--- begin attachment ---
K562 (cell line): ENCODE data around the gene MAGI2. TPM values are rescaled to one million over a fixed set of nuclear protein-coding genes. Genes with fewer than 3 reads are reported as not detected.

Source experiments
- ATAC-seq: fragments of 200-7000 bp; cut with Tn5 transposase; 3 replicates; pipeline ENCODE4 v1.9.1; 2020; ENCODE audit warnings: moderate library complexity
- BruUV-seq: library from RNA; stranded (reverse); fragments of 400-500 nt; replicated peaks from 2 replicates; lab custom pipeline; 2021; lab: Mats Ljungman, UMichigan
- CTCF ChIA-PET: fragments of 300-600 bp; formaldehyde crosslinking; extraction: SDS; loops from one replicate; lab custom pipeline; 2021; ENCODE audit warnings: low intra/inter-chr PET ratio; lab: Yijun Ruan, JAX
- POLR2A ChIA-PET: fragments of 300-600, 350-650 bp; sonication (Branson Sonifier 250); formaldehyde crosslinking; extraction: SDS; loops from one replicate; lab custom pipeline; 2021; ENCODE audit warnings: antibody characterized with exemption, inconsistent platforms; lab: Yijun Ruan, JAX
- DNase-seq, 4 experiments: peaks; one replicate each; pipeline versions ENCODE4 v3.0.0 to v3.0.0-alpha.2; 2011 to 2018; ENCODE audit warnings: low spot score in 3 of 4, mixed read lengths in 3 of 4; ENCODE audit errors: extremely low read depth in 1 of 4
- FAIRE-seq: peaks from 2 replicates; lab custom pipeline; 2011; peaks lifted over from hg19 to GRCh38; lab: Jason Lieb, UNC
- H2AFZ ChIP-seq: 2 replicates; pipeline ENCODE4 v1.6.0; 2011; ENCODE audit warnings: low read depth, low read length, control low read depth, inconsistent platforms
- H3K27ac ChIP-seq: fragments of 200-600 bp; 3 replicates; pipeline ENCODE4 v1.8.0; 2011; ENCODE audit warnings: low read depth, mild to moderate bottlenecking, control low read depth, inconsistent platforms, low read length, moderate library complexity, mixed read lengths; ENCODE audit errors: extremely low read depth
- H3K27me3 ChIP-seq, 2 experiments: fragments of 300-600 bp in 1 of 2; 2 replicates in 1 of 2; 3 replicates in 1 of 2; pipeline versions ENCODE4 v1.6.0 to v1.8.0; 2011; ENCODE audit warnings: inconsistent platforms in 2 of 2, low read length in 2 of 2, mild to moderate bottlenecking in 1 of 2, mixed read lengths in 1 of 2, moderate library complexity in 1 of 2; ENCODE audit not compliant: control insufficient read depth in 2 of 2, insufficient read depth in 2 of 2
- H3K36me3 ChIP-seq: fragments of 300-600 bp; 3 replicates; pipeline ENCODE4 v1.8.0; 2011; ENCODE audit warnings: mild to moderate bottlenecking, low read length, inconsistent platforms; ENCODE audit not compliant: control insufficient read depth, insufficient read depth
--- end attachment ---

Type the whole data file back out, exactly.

K562 (cell line): ENCODE data around the gene MAGI2. TPM values are rescaled to one million over a fixed set of nuclear protein-coding genes. Genes with fewer than 3 reads are reported as not detected.

Source experiments
- ATAC-seq: fragments of 200-7000 bp; cut with Tn5 transposase; 3 replicates; pipeline ENCODE4 v1.9.1; 2020; ENCODE audit warnings: moderate library complexity
- BruUV-seq: library from RNA; stranded (reverse); fragments of 400-500 nt; replicated peaks from 2 replicates; lab custom pipeline; 2021; lab: Mats Ljungman, UMichigan
- CTCF ChIA-PET: fragments of 300-600 bp; formaldehyde crosslinking; extraction: SDS; loops from one replicate; lab custom pipeline; 2021; ENCODE audit warnings: low intra/inter-chr PET ratio; lab: Yijun Ruan, JAX
- POLR2A ChIA-PET: fragments of 300-600, 350-650 bp; sonication (Branson Sonifier 250); formaldehyde crosslinking; extraction: SDS; loops from one replicate; lab custom pipeline; 2021; ENCODE audit warnings: antibody characterized with exemption, inconsistent platforms; lab: Yijun Ruan, JAX
- DNase-seq, 4 experiments: peaks; one replicate each; pipeline versions ENCODE4 v3.0.0 to v3.0.0-alpha.2; 2011 to 2018; ENCODE audit warnings: low spot score in 3 of 4, mixed read lengths in 3 of 4; ENCODE audit errors: extremely low read depth in 1 of 4
- FAIRE-seq: peaks from 2 replicates; lab custom pipeline; 2011; peaks lifted over from hg19 to GRCh38; lab: Jason Lieb, UNC
- H2AFZ ChIP-seq: 2 replicates; pipeline ENCODE4 v1.6.0; 2011; ENCODE audit warnings: low read depth, low read length, control low read depth, inconsistent platforms
- H3K27ac ChIP-seq: fragments of 200-600 bp; 3 replicates; pipeline ENCODE4 v1.8.0; 2011; ENCODE audit warnings: low read depth, mild to moderate bottlenecking, control low read depth, inconsistent platforms, low read length, moderate library complexity, mixed read lengths; ENCODE audit errors: extremely low read depth
- H3K27me3 ChIP-seq, 2 experiments: fragments of 300-600 bp in 1 of 2; 2 replicates in 1 of 2; 3 replicates in 1 of 2; pipeline versions ENCODE4 v1.6.0 to v1.8.0; 2011; ENCODE audit warnings: inconsistent platforms in 2 of 2, low read length in 2 of 2, mild to moderate bottlenecking in 1 of 2, mixed read lengths in 1 of 2, moderate library complexity in 1 of 2; ENCODE audit not compliant: control insufficient read depth in 2 of 2, insufficient read depth in 2 of 2
- H3K36me3 ChIP-seq: fragments of 300-600 bp; 3 replicates; pipeline ENCODE4 v1.8.0; 2011; ENCODE audit warnings: mild to moderate bottlenecking, low read length, inconsistent platforms; ENCODE audit not compliant: control insufficient read depth, insufficient read depth